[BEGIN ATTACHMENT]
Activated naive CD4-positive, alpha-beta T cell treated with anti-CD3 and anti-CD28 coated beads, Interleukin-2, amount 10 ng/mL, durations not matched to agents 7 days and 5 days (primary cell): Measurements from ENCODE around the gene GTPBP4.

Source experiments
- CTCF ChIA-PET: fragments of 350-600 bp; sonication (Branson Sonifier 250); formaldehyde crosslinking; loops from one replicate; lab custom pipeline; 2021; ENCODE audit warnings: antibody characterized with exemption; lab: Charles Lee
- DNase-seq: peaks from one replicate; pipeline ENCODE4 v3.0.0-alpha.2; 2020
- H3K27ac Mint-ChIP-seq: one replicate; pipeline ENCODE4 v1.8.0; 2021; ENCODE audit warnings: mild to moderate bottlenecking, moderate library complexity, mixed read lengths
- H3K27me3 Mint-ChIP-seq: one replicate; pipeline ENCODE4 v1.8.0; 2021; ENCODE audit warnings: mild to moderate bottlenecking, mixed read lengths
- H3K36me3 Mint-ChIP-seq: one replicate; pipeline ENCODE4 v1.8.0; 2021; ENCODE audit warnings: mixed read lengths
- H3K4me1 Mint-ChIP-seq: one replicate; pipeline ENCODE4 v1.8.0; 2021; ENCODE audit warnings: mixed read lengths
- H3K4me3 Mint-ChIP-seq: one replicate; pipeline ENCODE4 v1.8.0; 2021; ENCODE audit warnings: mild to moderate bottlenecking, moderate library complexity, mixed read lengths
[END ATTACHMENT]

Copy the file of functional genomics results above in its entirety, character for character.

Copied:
Activated naive CD4-positive, alpha-beta T cell treated with anti-CD3 and anti-CD28 coated beads, Interleukin-2, amount 10 ng/mL, durations not matched to agents 7 days and 5 days (primary cell): Measurements from ENCODE around the gene GTPBP4.

Source experiments
- CTCF ChIA-PET: fragments of 350-600 bp; sonication (Branson Sonifier 250); formaldehyde crosslinking; loops from one replicate; lab custom pipeline; 2021; ENCODE audit warnings: antibody characterized with exemption; lab: Charles Lee
- DNase-seq: peaks from one replicate; pipeline ENCODE4 v3.0.0-alpha.2; 2020
- H3K27ac Mint-ChIP-seq: one replicate; pipeline ENCODE4 v1.8.0; 2021; ENCODE audit warnings: mild to moderate bottlenecking, moderate library complexity, mixed read lengths
- H3K27me3 Mint-ChIP-seq: one replicate; pipeline ENCODE4 v1.8.0; 2021; ENCODE audit warnings: mild to moderate bottlenecking, mixed read lengths
- H3K36me3 Mint-ChIP-seq: one replicate; pipeline ENCODE4 v1.8.0; 2021; ENCODE audit warnings: mixed read lengths
- H3K4me1 Mint-ChIP-seq: one replicate; pipeline ENCODE4 v1.8.0; 2021; ENCODE audit warnings: mixed read lengths
- H3K4me3 Mint-ChIP-seq: one replicate; pipeline ENCODE4 v1.8.0; 2021; ENCODE audit warnings: mild to moderate bottlenecking, moderate library complexity, mixed read lengths